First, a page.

Use of the Target Plant Concept to promote successful post-fire restoration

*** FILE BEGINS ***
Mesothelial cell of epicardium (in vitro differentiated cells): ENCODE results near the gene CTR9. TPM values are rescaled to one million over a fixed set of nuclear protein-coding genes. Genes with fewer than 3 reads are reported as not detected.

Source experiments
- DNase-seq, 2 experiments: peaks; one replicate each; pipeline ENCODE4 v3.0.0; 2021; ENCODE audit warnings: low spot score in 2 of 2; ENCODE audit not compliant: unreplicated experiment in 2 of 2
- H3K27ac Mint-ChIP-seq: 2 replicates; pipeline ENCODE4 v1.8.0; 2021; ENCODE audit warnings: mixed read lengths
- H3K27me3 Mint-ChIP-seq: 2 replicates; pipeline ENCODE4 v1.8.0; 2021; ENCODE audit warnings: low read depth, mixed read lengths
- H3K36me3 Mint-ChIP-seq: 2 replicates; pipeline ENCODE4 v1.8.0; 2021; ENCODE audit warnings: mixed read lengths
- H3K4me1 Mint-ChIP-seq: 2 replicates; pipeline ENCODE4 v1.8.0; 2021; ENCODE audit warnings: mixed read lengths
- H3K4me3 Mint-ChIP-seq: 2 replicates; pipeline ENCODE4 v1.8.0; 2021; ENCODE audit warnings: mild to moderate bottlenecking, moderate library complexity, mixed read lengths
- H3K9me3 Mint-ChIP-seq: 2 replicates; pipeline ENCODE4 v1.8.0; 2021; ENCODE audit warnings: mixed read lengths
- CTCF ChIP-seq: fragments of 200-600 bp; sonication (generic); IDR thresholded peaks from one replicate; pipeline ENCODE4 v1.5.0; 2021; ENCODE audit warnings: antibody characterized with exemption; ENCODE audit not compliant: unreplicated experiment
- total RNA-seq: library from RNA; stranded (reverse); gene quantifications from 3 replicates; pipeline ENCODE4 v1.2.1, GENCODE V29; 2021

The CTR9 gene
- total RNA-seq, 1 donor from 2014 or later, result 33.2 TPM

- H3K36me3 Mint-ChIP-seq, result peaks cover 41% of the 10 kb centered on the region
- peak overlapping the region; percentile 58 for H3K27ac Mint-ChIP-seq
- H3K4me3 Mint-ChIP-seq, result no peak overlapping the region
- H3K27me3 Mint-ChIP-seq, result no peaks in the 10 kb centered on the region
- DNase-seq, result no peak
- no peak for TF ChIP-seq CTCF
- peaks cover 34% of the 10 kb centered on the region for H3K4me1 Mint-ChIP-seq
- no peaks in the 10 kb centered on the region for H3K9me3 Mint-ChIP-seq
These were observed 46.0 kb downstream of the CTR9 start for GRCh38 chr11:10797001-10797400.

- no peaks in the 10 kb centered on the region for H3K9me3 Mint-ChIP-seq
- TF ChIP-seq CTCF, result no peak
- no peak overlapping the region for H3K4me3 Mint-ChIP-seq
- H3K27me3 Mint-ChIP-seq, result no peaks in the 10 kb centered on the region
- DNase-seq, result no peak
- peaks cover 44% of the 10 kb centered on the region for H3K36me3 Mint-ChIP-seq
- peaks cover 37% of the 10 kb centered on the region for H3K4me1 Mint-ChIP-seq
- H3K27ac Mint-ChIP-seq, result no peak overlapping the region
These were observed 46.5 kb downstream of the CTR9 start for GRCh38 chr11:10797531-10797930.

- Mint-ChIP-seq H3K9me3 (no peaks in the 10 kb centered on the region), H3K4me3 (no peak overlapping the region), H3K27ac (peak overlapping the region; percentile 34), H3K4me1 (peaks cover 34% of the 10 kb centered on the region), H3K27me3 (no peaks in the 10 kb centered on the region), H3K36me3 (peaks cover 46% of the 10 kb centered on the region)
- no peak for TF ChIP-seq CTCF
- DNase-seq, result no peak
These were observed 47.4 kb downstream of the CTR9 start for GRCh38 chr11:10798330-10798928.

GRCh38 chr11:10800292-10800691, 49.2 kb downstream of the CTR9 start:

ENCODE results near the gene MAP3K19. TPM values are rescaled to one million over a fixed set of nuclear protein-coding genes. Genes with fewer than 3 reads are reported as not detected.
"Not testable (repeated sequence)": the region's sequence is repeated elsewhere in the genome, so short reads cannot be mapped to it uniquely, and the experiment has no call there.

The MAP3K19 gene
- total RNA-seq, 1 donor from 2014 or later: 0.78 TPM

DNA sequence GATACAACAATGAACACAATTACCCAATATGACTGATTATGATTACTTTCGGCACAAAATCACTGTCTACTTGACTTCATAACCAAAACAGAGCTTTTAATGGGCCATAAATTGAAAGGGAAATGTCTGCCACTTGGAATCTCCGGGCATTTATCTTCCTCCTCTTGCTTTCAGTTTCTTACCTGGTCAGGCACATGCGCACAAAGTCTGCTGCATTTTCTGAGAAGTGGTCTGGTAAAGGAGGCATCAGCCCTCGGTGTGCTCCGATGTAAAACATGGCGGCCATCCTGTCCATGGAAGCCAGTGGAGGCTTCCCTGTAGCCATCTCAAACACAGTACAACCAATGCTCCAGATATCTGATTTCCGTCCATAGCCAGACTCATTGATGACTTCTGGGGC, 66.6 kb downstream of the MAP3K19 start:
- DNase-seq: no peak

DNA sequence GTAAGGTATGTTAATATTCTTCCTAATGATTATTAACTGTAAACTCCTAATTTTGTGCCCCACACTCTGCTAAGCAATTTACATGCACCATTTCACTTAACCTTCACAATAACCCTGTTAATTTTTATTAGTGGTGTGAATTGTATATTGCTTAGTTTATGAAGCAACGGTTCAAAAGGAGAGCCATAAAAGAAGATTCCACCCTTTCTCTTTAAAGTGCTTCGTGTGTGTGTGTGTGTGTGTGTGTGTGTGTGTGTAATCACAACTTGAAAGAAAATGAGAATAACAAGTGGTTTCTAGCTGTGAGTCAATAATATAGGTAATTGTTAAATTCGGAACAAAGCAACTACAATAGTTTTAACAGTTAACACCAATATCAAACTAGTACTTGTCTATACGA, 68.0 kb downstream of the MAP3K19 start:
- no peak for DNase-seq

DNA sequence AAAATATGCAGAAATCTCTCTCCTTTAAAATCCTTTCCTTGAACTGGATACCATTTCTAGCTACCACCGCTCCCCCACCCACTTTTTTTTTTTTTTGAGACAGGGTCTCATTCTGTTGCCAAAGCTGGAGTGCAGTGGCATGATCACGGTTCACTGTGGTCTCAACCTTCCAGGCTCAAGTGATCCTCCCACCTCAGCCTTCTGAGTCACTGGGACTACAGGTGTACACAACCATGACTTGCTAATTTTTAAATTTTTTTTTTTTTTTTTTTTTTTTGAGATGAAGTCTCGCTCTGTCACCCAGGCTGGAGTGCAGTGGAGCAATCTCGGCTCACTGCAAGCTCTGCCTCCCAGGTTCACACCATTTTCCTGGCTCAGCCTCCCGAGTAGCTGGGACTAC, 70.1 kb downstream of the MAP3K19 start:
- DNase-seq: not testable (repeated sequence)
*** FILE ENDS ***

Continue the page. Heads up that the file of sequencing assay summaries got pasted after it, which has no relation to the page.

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Restoration of severely burned forest lands is limited in the southwestern US primarily due to a lack of research and resources. For those areas that have been reforested, there has been little success with an average of only 20% survival of planted seedlings. Major limitations to the establishment of tree seedlings are exposure to harsh abiotic factors, poor soil conditions such as reduced water holding capacities and fertility, animal damage, and competing vegetation, all of which limit basic physiological and growth processes in plants. However, there are different approaches, both in forest tree nursery production and during active reforestation planting operations, that could remediate one or more of these limitations. Success for any forest planting effort begins with the “Target Plant Concept” (TPC), which is defined as those morphological and physiological attributes of a nursery grown plant that will result in successful establishment and productivity on specific outplanting sites, such as the harsh, dry environments of the Southwest. This concept is the basis for all research conducted at the John T. Harrington Forestry Research Center with New Mexico State University.